By Cecilia Lou and Vincent Yu King&WoodMallesons’ Corporate Group

Merchandizing the image of TV or movie character has become a common practice since long ago. Right owners not only use merchandizing as a way of publicity but also benefit from the sales of merchandise. In China, laws are silent on right to merchandize. Nevertheless, right owners can still harness the existing IP and civil rights regime to establish merchandise agreements for purposes of collecting royalty and enhance publicity. This article provides some of the key pointers in crafting the merchandise agreements.


Licensors need to double confirm whether they have right to enter into the merchandise agreements. Licensors can be copyright owner, trademark owner, design patent owner, or a licensee of the right owners. In the last scenario, it is advised for licensor to obtain a license to sublicense and enforce the right. For example, a movie studio may need to get a license from the actor to explore actor’s image in the movie. Also, overseas right owners may need to grant a merchandise right to the distributor or agent in China. In all, licensors should avoid situation where their right to dispose or license is limited.


The agreements need to clearly specify the property to be licensed, which is preferably listed and displayed in the attachments. Licensor may also need to ascertain that the licensed property is protected in certain formalities, such as design patent or trademark. Particularly, unregistered trademark may be licensed out via way of copyright license if such logo meets the originality requirement and is copyrightable. In this situation, licensee should not display the “registered trademark or ®” symbol during use of the unregistered trademark though it may be registered overseas.


The agreement should describe completely the licensed merchandise, including dimensions, material, colors and quality. Normally, the licensor will want to limit the licensee’s rights to the specified merchandise only, and will want the right to pre-approve any changes in that merchandise. In the meantime, the licensee may want an option or a right of first refusal in the event the licensor decides to license the property right for other product lines or to grant other rights.


Licensor should clearly identify the nature of license, i.e. exclusive, sole or general. If it is sole license, only licensee and licensor can exercise the right. If it is an exclusive license, only licensee can exercise the right. Under either scenario, licensor is refrained from granting license to any third party.

Further, the agreements should specify which activities the licensee can perform, such as manufacturing, sales, promotion, and export. If the license is only limited to manufacturing and export, the agreements should also include the distribution chanel of the manufactured product.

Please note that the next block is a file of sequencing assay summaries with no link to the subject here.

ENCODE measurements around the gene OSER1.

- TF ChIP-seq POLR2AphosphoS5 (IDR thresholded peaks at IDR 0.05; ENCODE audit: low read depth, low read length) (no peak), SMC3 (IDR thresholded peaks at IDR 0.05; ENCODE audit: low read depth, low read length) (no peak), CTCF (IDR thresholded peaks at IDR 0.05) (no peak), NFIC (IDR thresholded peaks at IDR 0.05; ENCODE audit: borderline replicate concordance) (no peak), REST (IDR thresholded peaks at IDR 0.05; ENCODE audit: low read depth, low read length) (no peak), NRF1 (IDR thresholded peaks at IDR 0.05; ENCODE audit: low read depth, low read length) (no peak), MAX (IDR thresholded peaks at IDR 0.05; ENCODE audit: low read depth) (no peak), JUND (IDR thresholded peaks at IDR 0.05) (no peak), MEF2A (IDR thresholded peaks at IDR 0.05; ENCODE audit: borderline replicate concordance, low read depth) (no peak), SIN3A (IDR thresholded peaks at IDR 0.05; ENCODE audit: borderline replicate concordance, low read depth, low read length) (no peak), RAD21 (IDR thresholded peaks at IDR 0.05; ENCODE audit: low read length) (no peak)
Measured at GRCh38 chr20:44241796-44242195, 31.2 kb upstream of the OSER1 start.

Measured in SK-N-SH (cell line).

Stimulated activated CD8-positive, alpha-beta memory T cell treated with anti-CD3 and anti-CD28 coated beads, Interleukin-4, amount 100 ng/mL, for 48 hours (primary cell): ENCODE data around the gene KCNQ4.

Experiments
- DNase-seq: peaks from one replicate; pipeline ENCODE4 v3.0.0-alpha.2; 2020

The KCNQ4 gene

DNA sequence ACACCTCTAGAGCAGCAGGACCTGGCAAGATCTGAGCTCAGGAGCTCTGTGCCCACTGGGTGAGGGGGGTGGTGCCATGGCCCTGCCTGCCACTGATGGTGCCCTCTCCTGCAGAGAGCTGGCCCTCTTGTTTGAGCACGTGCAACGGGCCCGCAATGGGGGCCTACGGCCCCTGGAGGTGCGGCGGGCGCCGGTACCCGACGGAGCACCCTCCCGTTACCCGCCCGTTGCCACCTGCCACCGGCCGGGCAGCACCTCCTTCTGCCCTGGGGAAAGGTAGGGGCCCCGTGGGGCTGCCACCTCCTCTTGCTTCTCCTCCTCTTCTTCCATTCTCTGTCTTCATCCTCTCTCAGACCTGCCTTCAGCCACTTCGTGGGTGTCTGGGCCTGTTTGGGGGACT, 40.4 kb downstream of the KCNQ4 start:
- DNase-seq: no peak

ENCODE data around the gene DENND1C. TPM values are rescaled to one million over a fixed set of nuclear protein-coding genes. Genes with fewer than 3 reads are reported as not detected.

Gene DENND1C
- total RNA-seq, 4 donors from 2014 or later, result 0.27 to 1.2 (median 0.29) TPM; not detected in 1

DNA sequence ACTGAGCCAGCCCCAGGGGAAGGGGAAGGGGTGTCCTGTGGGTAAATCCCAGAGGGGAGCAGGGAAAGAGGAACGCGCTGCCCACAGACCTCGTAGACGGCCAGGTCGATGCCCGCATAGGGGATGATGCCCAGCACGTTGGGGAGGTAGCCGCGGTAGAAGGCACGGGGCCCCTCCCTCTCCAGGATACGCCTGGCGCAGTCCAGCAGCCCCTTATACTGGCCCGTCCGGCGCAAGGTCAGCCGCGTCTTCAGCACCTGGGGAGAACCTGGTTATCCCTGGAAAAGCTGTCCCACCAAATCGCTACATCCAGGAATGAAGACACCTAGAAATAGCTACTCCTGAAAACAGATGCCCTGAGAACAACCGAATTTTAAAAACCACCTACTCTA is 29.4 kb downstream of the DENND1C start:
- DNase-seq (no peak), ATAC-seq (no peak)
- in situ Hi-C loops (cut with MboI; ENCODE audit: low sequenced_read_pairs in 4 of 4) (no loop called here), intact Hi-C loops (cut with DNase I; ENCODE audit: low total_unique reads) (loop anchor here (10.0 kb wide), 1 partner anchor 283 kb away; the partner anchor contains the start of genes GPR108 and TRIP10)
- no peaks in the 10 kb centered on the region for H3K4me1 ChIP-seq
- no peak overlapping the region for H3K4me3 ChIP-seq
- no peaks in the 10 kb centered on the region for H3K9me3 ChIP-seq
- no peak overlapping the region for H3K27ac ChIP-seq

Royalty is the core of merchandise agreements and can be in different forms, such as fixed fee, running royalty, and base plus running royalty. If licensor wants to simplify the process of collecting royalty, it will be advisable to choose fixed fee, which is predictable and stable. Licensor and licensee need only agree on the payment term and time. Nevertheless, fixed fee may not be a good choice for licensor who wants to maximize revenue and profit.

Running royalty and base plus running royalty involve the determination of base and royalty rates. Royalty rates can range from 2% to 20% of the licensee’s net receipts. During negotiation, the profit margin in the particular industry itself will need to be taken into consideration. For example, food industry tend to yield a lower loyalty rate than fashion due to the generally low profit margins in the food industry. Further, a licensor may want to include royalty rate escalators based on the number of units sold or the amount of net sales proceeds received.

Royalty-base can be determined freely. Usually the net sales of licensed products is chosen as royalty base. The starting point for determining net sales is usually the wholesale price of the licensed products. The problem comes in identifying items that will be permitted to be deducted from the wholesale price to net sales, such as credits for returns and discounts etc. Any deductions that are allowed should be reflected on sales invoices or other records that can be easily audited by the licensor. The licensor may want to limit deductions as much as possible, and may want to put a cap on the total amount that can be deducted.


The license agreements should clearly specify the areas and channels of trade in which the merchandized goods can be sold. Generally, the territory will be limited to countries in which the licensee has a physical presence. Meanwhile, grant of right should also be limited, such as the right to export. The channels of trade in which the licensee can sell merchandise should match the brand’s or character’s image. For example, if the licensor is a film studio and the licensed products are toys, the channels should be limited to department stores instead of low-end shops.